The billionaire investor says that global equity markets will fall more this year after a brief rebound and that the credit crunch is probably far from over
The current financial crisis across the world is the worst since the Great Depression and the credit crunch is probably far from over, according to billionaire investor George Soros. He also says that global equity markets will fall more this year after a brief rebound.
The markets have hit a significant but temporary bottom, Soros was quoted as saying by a leading US business channel. "I don't think we are halfway through the fallout, because to think what happens in the financial markets doesn’t affect the real economy is nonsense," Soros said.
In a separate interview to a newswire agency, Soros said it was a good bottom, referring to the recent spurt in stocks and the dollar. He added that it will probably not prove to be the final bottom and that the rebound may last six weeks to three months as the US inches closer to a recession.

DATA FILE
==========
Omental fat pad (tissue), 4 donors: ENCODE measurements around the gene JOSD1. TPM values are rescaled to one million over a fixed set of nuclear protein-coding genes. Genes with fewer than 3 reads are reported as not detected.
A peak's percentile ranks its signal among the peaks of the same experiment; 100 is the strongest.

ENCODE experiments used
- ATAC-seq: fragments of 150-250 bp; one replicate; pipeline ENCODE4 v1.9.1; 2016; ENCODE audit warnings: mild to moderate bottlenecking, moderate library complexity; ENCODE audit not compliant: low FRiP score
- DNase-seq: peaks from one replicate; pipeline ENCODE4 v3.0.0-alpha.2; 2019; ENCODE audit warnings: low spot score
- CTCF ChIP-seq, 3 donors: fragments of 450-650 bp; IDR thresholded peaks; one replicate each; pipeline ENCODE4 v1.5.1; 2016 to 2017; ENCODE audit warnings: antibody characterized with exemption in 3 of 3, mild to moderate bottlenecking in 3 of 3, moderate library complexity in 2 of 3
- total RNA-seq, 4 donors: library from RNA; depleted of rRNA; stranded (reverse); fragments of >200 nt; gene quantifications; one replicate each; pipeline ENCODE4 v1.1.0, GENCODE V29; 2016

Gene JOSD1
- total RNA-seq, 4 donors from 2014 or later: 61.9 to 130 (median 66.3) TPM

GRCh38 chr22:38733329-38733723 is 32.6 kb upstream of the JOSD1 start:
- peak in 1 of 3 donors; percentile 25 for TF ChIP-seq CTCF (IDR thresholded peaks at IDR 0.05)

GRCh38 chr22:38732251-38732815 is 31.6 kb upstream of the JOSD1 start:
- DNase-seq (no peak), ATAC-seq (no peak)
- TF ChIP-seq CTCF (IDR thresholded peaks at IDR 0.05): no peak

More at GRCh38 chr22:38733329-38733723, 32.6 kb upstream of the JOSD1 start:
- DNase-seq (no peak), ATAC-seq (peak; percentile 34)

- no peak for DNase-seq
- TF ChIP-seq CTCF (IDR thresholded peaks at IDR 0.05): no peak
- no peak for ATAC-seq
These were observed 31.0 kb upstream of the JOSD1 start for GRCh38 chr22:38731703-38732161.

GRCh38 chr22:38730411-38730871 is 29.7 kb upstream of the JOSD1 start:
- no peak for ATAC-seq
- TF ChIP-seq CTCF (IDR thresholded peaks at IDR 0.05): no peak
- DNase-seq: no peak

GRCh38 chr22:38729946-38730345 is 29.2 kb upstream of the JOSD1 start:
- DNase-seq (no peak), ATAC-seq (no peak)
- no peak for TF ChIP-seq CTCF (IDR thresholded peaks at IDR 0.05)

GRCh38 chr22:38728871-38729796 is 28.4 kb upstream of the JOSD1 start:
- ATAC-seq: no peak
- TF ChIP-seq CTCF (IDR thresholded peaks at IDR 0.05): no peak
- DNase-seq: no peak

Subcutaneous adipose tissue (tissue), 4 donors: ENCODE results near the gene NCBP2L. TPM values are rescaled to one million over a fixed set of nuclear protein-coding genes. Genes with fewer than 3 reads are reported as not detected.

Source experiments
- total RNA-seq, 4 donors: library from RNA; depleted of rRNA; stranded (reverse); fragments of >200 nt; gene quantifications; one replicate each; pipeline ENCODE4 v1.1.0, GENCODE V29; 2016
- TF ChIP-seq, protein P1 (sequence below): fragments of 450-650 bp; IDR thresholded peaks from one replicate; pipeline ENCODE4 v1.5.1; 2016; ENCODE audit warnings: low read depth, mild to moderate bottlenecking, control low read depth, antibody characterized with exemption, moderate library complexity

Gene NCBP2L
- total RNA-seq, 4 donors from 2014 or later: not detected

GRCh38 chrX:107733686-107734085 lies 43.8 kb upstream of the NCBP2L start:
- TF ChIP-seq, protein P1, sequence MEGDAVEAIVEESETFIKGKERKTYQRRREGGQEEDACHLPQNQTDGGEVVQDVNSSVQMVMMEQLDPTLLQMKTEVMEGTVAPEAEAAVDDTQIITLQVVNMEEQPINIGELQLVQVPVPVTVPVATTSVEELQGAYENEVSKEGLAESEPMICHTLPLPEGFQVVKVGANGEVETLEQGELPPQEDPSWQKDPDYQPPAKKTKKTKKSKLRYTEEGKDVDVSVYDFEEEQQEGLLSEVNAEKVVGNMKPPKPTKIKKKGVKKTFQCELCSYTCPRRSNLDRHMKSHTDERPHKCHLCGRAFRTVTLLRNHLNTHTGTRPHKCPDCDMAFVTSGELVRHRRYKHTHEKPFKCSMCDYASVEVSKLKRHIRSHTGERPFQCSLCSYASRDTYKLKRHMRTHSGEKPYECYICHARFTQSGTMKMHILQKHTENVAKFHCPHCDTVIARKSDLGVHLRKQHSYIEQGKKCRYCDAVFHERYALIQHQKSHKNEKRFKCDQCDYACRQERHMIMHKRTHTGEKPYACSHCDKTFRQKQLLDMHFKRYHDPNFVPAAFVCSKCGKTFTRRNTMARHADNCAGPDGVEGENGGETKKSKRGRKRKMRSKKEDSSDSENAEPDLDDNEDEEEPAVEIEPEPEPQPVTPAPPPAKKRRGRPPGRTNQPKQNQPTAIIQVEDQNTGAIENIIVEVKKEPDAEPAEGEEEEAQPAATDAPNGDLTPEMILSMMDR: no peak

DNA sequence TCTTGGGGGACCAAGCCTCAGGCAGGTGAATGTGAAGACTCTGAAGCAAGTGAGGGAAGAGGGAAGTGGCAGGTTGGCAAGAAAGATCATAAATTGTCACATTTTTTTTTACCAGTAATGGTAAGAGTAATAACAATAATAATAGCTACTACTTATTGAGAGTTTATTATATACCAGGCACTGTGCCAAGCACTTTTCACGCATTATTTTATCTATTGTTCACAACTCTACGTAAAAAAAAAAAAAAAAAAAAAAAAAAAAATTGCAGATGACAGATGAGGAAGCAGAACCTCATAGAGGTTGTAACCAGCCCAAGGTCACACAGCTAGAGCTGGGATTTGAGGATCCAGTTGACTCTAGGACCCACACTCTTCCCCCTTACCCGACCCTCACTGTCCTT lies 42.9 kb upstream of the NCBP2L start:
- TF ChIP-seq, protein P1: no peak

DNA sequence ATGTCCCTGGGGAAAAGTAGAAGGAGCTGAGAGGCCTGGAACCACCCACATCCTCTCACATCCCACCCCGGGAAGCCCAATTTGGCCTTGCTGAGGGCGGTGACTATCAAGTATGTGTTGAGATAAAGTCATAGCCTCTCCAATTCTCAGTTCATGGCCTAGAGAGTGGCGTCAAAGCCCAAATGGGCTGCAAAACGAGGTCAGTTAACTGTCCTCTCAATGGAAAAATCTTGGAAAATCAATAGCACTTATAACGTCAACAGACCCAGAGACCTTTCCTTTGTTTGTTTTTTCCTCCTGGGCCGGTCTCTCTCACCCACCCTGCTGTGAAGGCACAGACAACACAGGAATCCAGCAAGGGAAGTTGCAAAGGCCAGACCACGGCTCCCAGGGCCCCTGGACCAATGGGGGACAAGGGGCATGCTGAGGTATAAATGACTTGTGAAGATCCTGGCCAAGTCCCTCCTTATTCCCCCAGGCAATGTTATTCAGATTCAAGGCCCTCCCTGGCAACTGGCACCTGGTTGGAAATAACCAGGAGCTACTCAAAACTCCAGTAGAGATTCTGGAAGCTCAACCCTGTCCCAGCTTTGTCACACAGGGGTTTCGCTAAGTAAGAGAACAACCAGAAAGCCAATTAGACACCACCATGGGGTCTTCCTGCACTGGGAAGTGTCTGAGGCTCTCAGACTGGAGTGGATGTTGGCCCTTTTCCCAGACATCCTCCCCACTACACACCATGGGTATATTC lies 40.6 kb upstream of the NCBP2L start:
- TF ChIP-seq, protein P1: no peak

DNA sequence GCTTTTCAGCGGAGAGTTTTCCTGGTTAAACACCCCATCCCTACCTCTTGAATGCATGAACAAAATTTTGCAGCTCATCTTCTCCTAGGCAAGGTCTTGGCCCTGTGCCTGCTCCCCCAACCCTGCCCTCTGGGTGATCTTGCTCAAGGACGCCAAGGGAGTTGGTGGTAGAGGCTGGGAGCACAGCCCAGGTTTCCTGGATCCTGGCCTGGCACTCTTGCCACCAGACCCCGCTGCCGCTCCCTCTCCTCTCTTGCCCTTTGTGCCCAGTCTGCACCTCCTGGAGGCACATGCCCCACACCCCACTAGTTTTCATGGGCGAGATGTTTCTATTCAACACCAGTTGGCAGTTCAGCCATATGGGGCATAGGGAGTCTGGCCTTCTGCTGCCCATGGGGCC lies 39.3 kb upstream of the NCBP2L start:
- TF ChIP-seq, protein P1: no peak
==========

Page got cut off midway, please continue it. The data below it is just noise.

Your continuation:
The Federal Reserve has dropped their benchmark interest rate 2% this year to 2.25%, but Soros believes the US central bank has little head room to cut borrowing costs further, given the weak dollar. "We are close to the limit," he told the newswire.
On developing markets, Soros hasn't abandoned his holdings in India, even with the 22% drop in the benchmark BSE Sensex this year. "The fundamentals remain good," he said. However, he is less certain about what will happen to Chinese H shares, which trade in Hong Kong.